The castle was founded during the Danish rule of northern Estonia during the second half of the 13th century, the earliest written record of the castle is from 1277. The castle and surrounding town of Narva became a possession of the Livonian Order in 1346, after the Danish king sold its lands in Northern Estonia.
The castle was in Russian Hands from 1558 to 1581 when the area was conquered by the Swedes. Near the end of the Swedish rule the defence structures of Narva were greatly improved - beginning in 1680s, an outstanding system of bastions, planned by the renowned Swedish military engineer Erik Dahlbergh, was built around the town.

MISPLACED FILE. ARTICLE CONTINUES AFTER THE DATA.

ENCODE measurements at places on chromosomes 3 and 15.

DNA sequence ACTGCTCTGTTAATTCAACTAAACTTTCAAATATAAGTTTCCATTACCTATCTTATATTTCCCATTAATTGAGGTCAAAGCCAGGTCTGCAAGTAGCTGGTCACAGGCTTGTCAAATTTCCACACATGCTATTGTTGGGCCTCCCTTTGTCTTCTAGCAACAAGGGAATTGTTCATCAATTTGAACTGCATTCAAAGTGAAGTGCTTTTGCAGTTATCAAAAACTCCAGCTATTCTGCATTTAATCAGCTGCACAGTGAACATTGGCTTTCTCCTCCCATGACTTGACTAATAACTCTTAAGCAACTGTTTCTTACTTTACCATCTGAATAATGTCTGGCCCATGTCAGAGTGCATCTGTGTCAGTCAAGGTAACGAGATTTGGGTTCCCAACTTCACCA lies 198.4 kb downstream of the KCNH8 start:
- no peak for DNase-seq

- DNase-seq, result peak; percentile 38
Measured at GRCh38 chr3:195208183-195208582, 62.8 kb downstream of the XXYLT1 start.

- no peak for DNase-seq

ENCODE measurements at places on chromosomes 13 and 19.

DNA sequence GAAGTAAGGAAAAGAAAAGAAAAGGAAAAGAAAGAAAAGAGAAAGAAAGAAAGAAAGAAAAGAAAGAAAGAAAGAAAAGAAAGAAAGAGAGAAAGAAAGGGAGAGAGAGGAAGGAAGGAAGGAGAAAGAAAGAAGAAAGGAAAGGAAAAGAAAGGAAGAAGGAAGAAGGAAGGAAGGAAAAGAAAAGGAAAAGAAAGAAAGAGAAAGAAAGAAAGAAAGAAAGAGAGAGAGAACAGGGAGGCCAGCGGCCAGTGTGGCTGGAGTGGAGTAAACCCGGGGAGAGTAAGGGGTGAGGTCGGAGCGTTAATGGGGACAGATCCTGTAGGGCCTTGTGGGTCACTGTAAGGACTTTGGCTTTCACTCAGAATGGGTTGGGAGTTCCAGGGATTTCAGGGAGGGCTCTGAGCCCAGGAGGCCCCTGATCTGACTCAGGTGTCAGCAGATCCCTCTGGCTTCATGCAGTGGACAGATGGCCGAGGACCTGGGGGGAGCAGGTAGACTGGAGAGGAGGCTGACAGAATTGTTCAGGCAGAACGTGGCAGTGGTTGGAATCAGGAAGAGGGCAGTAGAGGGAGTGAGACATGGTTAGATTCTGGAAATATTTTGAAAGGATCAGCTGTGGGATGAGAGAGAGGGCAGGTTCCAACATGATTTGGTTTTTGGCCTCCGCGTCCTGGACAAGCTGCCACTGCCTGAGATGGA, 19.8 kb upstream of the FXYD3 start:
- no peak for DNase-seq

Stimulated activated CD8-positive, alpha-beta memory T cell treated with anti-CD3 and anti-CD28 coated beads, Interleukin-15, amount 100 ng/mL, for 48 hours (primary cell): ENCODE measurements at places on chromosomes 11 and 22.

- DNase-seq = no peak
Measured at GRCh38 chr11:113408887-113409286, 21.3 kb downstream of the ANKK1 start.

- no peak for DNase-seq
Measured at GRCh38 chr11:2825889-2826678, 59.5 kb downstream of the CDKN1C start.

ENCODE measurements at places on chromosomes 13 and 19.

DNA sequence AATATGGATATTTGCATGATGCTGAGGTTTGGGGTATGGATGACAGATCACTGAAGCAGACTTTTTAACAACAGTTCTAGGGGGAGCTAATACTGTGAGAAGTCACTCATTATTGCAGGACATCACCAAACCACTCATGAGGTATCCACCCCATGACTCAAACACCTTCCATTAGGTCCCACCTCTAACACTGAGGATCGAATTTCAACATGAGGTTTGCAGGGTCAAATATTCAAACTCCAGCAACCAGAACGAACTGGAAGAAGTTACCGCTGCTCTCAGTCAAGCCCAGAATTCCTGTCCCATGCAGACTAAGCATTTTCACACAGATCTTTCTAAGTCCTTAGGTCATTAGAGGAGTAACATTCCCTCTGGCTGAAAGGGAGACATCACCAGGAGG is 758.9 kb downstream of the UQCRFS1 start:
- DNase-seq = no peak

The city and castle were conquered by Russia in 1704 during the Great Northern War. After the war the bastions were renovated and Narva remained in the list of Russian fortifications until 1863, though there was no real military need for it.